The Easy Way . . . and the Hard Way

easy hardThe Buyer’s inspection revealed a material defect in the home that the Seller doesn’t dispute.

Both parties want to stay in the deal.

What are their options?

Option #1:  the Seller fixes the problem, prior to closing.

Here are the related steps:

  1. Buyer and Seller negotiate an Amendment to the Purchase Agreement describing the work to be done — typically, by a licensed contractor — and further providing that, post-completion, the Buyer is to receive copies of the related invoice showing that it was paid in full.  If the issue requires a re-test — for example, radon remediation — Seller is to provide Buyer with documentation that the re-test results are satisfactory.
  2. [Optional]:  The Buyer checks out the reputation (or tries to) of the contractor hired by the Seller;
  3. The Buyer reviews the work performed, often as part of the walk-thru inspection just before closing.  If there are any issues regarding workmanship, Buyer and Seller must negotiate a resolution prior to closing;
  4. The Buyer makes sure that any warranties covering the work can be assigned by the Seller to them;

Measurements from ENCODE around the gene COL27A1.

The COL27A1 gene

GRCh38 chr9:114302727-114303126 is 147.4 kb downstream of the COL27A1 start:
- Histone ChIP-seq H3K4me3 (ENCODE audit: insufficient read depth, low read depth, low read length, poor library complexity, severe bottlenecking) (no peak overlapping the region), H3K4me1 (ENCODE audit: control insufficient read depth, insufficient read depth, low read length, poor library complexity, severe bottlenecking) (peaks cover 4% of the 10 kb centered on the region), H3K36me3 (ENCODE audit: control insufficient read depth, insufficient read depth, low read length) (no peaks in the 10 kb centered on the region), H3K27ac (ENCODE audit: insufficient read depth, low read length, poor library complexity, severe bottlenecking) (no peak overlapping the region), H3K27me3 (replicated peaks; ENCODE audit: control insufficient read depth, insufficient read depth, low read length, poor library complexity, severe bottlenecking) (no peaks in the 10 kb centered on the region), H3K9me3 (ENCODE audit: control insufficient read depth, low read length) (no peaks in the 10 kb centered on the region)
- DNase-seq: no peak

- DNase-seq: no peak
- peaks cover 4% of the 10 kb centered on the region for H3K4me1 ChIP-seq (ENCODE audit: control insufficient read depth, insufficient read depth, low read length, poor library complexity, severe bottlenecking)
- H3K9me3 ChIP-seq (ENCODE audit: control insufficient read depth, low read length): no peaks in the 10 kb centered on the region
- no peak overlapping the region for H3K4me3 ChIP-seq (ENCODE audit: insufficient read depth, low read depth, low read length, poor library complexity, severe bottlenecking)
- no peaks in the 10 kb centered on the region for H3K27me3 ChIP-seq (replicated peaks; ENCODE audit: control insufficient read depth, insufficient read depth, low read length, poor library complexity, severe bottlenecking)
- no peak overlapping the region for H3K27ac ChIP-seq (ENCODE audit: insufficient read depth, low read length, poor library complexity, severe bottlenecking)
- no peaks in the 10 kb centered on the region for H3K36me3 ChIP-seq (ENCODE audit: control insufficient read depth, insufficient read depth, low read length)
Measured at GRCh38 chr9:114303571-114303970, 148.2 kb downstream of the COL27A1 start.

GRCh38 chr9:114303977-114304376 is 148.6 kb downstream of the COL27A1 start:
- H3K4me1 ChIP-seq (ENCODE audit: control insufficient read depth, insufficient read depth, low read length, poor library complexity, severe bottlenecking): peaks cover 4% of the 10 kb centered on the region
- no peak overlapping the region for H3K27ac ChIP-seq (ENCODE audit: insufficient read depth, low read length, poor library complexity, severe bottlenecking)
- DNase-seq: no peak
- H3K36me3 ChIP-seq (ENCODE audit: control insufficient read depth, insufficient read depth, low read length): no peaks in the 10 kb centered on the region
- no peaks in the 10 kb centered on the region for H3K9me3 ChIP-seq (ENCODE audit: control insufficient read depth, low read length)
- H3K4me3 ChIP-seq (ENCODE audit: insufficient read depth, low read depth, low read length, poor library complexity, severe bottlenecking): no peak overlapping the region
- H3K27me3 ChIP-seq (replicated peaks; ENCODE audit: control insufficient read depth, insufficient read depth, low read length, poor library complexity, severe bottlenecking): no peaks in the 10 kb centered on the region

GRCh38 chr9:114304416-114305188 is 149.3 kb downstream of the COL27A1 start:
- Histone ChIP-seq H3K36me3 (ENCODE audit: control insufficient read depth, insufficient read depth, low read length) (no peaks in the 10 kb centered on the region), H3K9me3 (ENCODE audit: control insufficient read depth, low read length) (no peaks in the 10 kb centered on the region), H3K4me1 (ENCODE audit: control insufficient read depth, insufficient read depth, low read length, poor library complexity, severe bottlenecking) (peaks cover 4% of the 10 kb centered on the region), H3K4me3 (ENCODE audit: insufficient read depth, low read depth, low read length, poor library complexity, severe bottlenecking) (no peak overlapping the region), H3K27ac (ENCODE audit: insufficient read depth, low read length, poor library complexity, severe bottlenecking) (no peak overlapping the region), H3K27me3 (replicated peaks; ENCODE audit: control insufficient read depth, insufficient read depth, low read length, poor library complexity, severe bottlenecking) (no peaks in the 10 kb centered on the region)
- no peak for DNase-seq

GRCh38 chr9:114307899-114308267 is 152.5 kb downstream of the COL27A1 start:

5. Prior to closing, the Buyer (or the title company representing them) obtains a lien waiver from the contractor who did the work.

Option #2

Unless the issue represents a safety issue — or the Buyer’s lender requires the repair prior to closing — the Buyer and Seller can instead agree to reduce the purchase price.

Then, the Buyer hires their own contractor, post-closing.

Here are the required steps:

  1. Buyer and Seller each get quotes estimating the repair cost.
  2. Buyer and Seller sign an Amendment to the Purchase Agreement reducing the sales price, usually by an average of the two quotes.
  3. Post-closing, the Buyer hires, oversees, and pays a contractor of their choosing to correct the issue.  Any warranties associated with the work automatically cover them.

Now, which option seems simpler to you?

Me, too . . .

About the author

Ross Kaplan has 19+ years experience selling real estate all over the Twin Cities. He is also a 12-time consecutive "Super Real Estate Agent," as determined by Mpls. - St. Paul Magazine and Twin Cities Business Magazine. Prior to becoming a Realtor, Ross was an attorney (corporate law), CPA, and entrepreneur. He holds an economics degree from Stanford.

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